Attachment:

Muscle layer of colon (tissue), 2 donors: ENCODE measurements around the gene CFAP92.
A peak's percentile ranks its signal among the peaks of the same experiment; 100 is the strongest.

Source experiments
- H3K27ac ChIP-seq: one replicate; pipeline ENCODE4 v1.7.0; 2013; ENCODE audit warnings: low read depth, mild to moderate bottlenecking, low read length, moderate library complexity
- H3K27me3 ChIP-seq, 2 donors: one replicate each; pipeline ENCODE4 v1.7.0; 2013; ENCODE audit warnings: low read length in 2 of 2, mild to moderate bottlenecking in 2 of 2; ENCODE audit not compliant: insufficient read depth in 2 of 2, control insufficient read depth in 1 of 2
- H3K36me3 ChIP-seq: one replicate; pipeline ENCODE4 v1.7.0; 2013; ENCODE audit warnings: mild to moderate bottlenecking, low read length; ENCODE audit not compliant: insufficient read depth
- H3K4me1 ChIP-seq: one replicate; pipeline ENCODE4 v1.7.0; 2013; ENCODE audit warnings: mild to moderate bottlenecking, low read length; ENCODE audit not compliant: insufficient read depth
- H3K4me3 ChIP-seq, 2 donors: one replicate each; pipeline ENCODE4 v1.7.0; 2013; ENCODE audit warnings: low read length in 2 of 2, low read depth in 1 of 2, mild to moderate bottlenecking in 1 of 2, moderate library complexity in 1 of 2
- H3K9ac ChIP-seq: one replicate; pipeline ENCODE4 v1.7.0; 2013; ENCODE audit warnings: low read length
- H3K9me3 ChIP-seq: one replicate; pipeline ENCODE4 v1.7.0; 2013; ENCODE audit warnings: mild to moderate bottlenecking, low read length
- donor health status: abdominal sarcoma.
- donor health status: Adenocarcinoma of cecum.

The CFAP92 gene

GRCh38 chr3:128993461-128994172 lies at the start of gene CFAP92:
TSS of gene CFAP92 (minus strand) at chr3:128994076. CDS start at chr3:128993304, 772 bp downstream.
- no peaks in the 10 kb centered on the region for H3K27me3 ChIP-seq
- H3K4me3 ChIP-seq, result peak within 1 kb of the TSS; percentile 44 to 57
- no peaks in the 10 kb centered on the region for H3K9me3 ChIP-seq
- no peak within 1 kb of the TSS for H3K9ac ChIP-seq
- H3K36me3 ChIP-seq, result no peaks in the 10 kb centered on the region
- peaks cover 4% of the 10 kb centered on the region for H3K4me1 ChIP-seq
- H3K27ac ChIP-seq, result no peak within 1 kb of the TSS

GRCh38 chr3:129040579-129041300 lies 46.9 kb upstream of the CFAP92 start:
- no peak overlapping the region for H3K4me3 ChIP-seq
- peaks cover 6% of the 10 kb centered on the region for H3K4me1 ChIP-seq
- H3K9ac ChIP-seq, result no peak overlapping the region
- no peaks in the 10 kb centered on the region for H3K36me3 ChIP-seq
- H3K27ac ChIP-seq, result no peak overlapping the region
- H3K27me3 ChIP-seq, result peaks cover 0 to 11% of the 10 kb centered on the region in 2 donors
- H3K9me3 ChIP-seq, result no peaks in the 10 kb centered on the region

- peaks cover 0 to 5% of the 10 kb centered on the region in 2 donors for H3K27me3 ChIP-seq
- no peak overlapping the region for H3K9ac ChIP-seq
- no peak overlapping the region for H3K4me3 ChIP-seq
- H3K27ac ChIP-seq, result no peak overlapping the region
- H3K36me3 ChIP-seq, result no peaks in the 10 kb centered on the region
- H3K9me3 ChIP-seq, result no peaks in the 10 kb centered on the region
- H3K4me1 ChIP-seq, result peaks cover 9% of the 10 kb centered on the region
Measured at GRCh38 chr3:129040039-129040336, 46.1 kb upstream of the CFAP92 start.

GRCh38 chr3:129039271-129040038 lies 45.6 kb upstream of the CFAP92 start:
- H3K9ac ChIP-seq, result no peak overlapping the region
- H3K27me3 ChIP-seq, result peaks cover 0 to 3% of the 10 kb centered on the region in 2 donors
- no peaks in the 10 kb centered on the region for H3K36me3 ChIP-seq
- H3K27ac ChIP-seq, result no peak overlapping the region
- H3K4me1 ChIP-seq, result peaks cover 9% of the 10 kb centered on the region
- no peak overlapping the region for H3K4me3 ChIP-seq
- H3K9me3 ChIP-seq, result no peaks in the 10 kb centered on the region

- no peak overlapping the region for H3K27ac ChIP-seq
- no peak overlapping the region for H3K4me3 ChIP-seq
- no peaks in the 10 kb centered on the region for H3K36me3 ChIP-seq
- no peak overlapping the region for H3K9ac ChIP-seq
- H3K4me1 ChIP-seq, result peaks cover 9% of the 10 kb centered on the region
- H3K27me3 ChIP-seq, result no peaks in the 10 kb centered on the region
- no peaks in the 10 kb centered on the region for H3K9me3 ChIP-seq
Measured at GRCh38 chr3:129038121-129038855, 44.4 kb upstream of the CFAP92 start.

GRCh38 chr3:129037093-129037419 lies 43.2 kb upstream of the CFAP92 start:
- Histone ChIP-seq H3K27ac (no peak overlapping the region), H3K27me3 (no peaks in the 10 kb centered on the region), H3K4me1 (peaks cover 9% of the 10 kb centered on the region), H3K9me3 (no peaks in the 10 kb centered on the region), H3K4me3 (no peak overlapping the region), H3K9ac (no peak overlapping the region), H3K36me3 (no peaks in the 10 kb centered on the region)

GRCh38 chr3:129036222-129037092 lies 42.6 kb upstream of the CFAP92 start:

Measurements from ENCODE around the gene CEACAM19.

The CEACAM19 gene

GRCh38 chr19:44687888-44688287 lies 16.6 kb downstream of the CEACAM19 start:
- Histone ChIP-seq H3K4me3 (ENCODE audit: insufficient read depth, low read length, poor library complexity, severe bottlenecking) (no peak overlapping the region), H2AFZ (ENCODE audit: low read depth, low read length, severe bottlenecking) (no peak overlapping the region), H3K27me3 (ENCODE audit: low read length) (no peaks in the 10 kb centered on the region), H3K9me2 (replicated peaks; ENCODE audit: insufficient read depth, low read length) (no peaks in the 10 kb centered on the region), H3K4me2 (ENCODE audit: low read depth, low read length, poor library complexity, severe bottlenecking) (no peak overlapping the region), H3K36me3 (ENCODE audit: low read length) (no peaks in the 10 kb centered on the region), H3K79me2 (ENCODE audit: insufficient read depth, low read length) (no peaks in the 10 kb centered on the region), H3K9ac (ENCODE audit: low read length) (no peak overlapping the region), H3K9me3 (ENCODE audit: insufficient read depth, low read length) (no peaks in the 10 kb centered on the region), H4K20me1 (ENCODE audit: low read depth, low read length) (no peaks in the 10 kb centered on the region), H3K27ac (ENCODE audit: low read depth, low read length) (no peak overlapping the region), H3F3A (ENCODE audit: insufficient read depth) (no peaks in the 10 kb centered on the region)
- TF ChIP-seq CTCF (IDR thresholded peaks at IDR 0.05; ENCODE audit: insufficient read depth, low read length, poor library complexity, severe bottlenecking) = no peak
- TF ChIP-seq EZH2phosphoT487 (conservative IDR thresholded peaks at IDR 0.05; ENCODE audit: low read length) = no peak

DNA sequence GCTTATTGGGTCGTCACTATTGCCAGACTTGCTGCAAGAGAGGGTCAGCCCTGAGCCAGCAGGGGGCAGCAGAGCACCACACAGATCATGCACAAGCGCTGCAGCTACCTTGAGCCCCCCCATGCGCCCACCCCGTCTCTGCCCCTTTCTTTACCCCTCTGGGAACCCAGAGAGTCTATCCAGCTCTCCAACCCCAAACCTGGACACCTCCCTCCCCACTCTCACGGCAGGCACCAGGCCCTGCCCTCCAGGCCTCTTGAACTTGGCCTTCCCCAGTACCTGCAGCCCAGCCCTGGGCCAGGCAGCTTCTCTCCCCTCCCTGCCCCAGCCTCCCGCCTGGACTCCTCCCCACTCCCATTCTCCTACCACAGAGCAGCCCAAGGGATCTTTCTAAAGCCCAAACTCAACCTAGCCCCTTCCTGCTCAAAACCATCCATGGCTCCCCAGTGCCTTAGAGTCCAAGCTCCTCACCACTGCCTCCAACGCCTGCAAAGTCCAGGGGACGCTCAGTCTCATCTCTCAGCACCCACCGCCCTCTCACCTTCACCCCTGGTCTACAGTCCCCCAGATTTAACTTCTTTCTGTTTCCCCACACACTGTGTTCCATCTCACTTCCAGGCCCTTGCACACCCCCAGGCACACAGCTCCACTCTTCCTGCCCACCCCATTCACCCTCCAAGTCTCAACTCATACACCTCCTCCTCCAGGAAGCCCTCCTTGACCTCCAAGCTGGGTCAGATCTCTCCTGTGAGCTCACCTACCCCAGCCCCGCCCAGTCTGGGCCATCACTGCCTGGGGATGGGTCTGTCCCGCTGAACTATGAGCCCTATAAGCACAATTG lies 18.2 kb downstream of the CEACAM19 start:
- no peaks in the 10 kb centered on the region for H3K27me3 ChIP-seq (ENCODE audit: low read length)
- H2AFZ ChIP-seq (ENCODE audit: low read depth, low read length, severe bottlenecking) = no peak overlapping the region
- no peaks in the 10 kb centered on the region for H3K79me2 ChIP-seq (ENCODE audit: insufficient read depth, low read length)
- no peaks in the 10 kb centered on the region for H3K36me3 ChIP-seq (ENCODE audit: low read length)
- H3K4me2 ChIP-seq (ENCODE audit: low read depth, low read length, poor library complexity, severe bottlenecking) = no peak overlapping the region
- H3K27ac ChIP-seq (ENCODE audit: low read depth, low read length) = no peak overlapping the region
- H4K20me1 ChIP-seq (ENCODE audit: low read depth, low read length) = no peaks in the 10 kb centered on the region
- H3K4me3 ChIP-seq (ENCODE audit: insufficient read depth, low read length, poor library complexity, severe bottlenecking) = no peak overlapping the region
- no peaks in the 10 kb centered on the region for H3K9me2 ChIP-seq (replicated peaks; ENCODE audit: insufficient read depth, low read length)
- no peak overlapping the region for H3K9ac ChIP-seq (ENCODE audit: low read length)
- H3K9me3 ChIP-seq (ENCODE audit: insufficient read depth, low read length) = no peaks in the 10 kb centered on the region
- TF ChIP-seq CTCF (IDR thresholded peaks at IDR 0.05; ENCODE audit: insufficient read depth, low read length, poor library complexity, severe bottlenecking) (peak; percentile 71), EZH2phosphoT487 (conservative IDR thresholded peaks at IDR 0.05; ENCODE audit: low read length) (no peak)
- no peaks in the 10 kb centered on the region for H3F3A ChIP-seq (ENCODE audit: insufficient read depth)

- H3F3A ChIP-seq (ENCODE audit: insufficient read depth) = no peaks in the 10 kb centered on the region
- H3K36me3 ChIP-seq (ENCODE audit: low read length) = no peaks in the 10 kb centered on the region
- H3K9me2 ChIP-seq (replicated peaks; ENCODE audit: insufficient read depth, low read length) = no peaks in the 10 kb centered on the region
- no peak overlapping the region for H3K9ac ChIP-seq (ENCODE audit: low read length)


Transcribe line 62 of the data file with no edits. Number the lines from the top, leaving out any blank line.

- TF ChIP-seq CTCF (IDR thresholded peaks at IDR 0.05; ENCODE audit: insufficient read depth, low read length, poor library complexity, severe bottlenecking) = no peak